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Review external websites and identify best practices.

Design Objectives

  • Visitors should recognize that they are on a Berkeley website
  • Visitors should know which department website they are on
  • Leverage existing brand/identity assets and resources
  • Recognize that different sites may have different navigation and content requirements
  • Design should be adaptable to CMS theme considerations
  • Consider feedback gained from Perception Study

Other UCs

Review 10 campuses:

San Diego

Branding elements include:

  • Iconic library-building logo - may be deprecated, as it's not in use on the gateway page. See Prospective Students subsite
  • Two different logotypes, one associated with the deprecated logo - see Prospective Students
  • A general idea of a color scheme, but with distinct variations depending on subsite.

Things done well:
Some top-level subsites move the UCSD logo to the right and have the subsite title in the prominent left masthead spot - makes it very clear what subsite you are on.

Generally coherent considering the size of the institution. 

Could be improved:
Color schemes, logotypes, mastheads and other elements are mixed-and-matched. If there are going to be variations, they should look more intentional.
Submenu links on home page not always reflected in subsite navigation bar.

Blink (UCSD)

Faculty and Staff portal.

Branding elements:

  • UCSD common masthead with library logo
  • Entirely uniform page layout and color scheme

Things done well:
Branding is consistent on all pages on the Blink site.
It is very clear where you are within the site structure - page titles are prominent and left navigation demonstrates the path between current and home pages.

Could be improved:
As you drill down into the site, some levels in the left navigation disappear. Compare Cash and Cash Equivalents, a 2nd-level page (Home->Blink Topics/Finance->Cash and Cash Equivalents) to its child page Accepting Credit Cards. Left navigation only shows the breadcrumb trail back up to Finance, no longer shows the pages at the same level (i.e. Handling Cash or Checks) or the level above (i.e. Accounting). This is a tradeoff; showing all the options when you're this deep would make for a lot of links. Could be mitigated with collapsible menus.

Redundancy in page/navigation titles. See Student/Class Info. Page title appears three times in close proximity: Top-level heading as page title, 2nd-level heading as Blink Topics heading, 3rd-level heading as navigation heading. 2nd and 3rd items are links to themselves (clicking on link will reload the page), which is confusing and not recommended. On sub-pages (see Advising Resources) the page title changes but the topics and navigation headings remain.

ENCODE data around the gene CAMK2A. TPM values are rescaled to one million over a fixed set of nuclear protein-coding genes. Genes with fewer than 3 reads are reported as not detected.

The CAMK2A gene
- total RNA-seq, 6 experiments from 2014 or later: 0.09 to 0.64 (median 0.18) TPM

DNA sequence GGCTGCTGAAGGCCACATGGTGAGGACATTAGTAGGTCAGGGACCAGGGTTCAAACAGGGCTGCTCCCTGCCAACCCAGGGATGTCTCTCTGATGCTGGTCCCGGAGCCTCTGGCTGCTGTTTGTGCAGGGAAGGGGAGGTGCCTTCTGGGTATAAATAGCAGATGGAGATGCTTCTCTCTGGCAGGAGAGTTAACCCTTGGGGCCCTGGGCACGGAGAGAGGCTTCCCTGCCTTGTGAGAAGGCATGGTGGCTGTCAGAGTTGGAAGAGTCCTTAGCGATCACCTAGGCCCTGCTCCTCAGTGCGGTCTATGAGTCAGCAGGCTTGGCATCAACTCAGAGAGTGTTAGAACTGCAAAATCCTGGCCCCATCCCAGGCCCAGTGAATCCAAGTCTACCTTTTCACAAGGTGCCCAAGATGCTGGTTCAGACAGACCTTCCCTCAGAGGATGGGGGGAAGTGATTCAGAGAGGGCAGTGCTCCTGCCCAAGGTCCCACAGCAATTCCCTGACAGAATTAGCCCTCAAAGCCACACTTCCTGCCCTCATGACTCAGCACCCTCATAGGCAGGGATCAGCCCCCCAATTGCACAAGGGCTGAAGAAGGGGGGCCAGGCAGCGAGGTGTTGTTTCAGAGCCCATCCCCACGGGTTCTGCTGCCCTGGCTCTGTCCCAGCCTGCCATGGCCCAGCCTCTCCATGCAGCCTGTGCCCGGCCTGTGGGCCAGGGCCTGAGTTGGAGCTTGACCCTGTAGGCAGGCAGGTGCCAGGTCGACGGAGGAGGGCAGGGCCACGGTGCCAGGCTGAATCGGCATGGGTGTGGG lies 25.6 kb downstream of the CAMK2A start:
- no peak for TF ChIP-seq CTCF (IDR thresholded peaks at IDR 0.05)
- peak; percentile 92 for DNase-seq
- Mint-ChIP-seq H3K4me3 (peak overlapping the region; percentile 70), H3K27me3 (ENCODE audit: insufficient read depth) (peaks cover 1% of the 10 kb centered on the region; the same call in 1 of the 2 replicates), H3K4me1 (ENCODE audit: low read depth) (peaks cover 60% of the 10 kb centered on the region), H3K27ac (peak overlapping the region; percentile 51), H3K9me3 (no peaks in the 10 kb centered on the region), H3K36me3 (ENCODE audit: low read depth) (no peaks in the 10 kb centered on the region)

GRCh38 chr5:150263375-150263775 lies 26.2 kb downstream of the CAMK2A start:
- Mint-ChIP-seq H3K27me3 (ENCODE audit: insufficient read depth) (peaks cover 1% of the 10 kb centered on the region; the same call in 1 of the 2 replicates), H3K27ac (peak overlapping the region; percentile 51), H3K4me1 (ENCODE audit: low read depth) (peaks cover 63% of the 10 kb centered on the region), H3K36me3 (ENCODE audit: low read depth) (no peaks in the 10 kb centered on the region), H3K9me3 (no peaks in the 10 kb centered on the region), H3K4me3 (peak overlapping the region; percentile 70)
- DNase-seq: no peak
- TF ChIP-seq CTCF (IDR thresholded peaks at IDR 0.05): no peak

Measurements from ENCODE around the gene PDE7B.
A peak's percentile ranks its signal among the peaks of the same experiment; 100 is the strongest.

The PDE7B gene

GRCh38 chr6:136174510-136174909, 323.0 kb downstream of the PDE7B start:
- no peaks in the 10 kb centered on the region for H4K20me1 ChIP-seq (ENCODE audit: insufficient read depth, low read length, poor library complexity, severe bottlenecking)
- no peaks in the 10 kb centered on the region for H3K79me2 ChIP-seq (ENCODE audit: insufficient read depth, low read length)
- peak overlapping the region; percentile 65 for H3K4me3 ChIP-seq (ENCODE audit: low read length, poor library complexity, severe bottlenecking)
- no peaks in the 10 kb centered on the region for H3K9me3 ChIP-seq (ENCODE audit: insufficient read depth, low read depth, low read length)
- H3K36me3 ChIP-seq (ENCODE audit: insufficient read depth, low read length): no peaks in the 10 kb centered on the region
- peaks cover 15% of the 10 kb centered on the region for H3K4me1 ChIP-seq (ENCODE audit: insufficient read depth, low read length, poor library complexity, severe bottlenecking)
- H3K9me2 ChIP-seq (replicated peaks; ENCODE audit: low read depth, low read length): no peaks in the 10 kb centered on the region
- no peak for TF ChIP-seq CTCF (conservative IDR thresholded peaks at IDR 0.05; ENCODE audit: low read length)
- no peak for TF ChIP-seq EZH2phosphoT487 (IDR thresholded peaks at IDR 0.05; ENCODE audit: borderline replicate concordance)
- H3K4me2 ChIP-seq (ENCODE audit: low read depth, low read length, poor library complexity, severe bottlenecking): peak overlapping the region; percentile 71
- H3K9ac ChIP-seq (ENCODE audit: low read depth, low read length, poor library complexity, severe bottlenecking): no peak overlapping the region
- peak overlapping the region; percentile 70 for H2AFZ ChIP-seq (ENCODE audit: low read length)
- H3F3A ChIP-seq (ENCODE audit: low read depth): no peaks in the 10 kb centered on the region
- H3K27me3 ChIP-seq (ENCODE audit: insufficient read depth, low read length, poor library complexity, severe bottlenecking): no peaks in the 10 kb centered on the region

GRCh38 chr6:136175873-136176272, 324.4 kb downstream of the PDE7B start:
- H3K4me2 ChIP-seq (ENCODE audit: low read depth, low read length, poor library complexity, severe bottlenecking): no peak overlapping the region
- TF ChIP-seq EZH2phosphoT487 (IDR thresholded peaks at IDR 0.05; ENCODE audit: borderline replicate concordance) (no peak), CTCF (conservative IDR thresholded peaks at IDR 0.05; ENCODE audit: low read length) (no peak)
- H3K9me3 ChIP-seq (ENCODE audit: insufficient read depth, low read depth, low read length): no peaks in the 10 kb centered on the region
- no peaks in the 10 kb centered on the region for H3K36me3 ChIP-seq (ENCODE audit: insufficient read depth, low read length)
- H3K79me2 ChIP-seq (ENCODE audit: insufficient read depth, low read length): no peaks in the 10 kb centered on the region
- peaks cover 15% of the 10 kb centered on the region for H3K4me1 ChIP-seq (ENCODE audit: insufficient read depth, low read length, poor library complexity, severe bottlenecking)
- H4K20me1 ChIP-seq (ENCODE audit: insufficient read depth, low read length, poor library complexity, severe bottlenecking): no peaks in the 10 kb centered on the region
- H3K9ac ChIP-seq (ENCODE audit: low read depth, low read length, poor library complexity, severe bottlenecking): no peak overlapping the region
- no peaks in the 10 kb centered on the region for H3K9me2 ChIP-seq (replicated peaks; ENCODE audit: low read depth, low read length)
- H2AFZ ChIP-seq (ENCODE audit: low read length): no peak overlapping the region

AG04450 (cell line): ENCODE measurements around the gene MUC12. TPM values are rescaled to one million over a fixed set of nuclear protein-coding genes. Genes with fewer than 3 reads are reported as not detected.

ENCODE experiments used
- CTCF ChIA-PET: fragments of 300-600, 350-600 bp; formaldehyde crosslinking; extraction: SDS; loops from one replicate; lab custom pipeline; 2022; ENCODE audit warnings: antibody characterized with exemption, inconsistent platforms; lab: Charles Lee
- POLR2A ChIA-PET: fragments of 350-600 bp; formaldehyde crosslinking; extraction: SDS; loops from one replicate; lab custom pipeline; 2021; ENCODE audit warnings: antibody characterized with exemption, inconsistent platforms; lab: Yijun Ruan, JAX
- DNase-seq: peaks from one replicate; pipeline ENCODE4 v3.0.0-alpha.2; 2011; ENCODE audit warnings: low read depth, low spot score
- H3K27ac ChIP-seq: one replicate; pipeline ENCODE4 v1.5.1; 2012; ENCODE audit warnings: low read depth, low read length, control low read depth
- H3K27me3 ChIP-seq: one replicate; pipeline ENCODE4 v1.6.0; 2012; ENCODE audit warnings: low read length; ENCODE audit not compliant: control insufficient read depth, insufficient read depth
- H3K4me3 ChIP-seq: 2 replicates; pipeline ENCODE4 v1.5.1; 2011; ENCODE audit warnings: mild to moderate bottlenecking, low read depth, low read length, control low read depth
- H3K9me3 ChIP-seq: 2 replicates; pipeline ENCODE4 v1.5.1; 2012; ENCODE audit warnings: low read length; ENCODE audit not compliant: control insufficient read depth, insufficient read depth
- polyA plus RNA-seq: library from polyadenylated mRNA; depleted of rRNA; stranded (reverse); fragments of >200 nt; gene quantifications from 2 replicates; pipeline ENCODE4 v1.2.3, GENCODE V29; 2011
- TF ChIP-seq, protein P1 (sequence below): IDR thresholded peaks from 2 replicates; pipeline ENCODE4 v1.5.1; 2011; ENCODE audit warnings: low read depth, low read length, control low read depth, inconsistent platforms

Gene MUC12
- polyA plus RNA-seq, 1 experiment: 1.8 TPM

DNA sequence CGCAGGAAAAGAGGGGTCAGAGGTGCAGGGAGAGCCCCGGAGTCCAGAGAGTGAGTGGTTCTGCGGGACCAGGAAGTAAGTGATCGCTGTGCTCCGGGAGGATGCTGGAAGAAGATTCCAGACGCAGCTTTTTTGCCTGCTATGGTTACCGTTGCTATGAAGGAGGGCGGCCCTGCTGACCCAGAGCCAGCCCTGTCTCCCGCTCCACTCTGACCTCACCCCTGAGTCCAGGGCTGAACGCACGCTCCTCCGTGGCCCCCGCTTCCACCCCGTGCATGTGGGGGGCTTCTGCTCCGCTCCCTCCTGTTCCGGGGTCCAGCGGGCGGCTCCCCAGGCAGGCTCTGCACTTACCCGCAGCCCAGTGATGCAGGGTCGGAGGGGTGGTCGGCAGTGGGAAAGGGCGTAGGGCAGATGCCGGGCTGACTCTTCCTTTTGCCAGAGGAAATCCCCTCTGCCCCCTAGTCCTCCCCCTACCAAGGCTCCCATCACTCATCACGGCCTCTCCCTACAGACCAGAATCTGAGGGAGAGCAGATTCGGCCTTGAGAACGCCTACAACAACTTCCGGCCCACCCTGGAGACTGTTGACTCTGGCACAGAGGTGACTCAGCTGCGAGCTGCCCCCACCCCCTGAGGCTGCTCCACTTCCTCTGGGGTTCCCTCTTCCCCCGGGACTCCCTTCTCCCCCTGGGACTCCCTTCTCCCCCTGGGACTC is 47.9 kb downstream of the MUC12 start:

Los Angeles

Things done well:
Mastheads of Health System and School of Nursing - in the format UCLA (block format) School Name | Slogan.
Nursing site page title colors stand out well, though contrast with background color could be better.


Things done well:
Logo from gateway page is adapted by replacing 'University of California" with the name of the unit or college, sometimes with an accompanying custom logo. Examples:

Pages on gateway site provide clear view of structure and page's place within it. See left navigation on Public Service for an example.


Reviewed for org hierarchy and design, no additional notes.


Even Merced - with fewer years to grow by accretion and have different units redesigning on different schedules - has a proliferation of designs.


Reviewed for org hierarchy and design, no additional notes.

Santa Barbara

Reviewed for org hierarchy and design, no additional notes.

Santa Cruz

Reviewed for org hierarchy and design, no additional notes.

Higher Ed

Organizational Hierarchy and Design

Brown University

This is a Drupal site. Branding elements include:

  • Masthead with logo and name
  • Common color scheme
  • Common layout
  • Sitewide navigation bar
  • Audience selector links (Faculty, Staff, Students, Families, etc)